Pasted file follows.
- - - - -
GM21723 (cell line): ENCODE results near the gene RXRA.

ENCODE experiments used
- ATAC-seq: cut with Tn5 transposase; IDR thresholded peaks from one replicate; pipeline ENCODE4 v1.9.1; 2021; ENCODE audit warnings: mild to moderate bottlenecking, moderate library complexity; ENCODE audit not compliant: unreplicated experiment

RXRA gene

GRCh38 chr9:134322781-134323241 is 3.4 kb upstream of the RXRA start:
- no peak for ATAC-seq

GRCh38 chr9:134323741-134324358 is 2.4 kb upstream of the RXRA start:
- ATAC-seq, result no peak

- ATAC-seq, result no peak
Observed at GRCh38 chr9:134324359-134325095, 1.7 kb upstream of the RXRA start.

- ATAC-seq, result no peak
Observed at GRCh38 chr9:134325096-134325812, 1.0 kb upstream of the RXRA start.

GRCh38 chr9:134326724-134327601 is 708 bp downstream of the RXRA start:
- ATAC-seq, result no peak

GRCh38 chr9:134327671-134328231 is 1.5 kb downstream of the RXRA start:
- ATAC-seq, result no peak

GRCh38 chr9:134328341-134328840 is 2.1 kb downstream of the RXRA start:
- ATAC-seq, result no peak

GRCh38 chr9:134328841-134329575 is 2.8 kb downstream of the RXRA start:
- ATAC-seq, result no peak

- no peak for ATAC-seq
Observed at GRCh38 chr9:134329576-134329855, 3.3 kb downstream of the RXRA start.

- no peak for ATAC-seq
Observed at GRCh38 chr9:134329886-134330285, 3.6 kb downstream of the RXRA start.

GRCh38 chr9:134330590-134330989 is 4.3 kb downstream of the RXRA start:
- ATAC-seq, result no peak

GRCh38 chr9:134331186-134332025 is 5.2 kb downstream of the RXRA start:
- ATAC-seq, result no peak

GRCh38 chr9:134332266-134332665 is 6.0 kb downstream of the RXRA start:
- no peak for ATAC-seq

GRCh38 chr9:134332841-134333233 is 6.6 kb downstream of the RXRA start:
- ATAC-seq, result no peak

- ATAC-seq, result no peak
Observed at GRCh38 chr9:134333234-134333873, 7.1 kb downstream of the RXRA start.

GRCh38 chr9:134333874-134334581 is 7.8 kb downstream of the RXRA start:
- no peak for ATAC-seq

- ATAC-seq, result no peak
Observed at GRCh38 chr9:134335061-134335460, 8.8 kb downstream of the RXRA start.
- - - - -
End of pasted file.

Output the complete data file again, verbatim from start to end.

GM21723 (cell line): ENCODE results near the gene RXRA.

ENCODE experiments used
- ATAC-seq: cut with Tn5 transposase; IDR thresholded peaks from one replicate; pipeline ENCODE4 v1.9.1; 2021; ENCODE audit warnings: mild to moderate bottlenecking, moderate library complexity; ENCODE audit not compliant: unreplicated experiment

RXRA gene

GRCh38 chr9:134322781-134323241 is 3.4 kb upstream of the RXRA start:
- no peak for ATAC-seq

GRCh38 chr9:134323741-134324358 is 2.4 kb upstream of the RXRA start:
- ATAC-seq, result no peak

- ATAC-seq, result no peak
Observed at GRCh38 chr9:134324359-134325095, 1.7 kb upstream of the RXRA start.

- ATAC-seq, result no peak
Observed at GRCh38 chr9:134325096-134325812, 1.0 kb upstream of the RXRA start.

GRCh38 chr9:134326724-134327601 is 708 bp downstream of the RXRA start:
- ATAC-seq, result no peak

GRCh38 chr9:134327671-134328231 is 1.5 kb downstream of the RXRA start:
- ATAC-seq, result no peak

GRCh38 chr9:134328341-134328840 is 2.1 kb downstream of the RXRA start:
- ATAC-seq, result no peak

GRCh38 chr9:134328841-134329575 is 2.8 kb downstream of the RXRA start:
- ATAC-seq, result no peak

- no peak for ATAC-seq
Observed at GRCh38 chr9:134329576-134329855, 3.3 kb downstream of the RXRA start.

- no peak for ATAC-seq
Observed at GRCh38 chr9:134329886-134330285, 3.6 kb downstream of the RXRA start.

GRCh38 chr9:134330590-134330989 is 4.3 kb downstream of the RXRA start:
- ATAC-seq, result no peak

GRCh38 chr9:134331186-134332025 is 5.2 kb downstream of the RXRA start:
- ATAC-seq, result no peak

GRCh38 chr9:134332266-134332665 is 6.0 kb downstream of the RXRA start:
- no peak for ATAC-seq

GRCh38 chr9:134332841-134333233 is 6.6 kb downstream of the RXRA start:
- ATAC-seq, result no peak

- ATAC-seq, result no peak
Observed at GRCh38 chr9:134333234-134333873, 7.1 kb downstream of the RXRA start.

GRCh38 chr9:134333874-134334581 is 7.8 kb downstream of the RXRA start:
- no peak for ATAC-seq

- ATAC-seq, result no peak
Observed at GRCh38 chr9:134335061-134335460, 8.8 kb downstream of the RXRA start.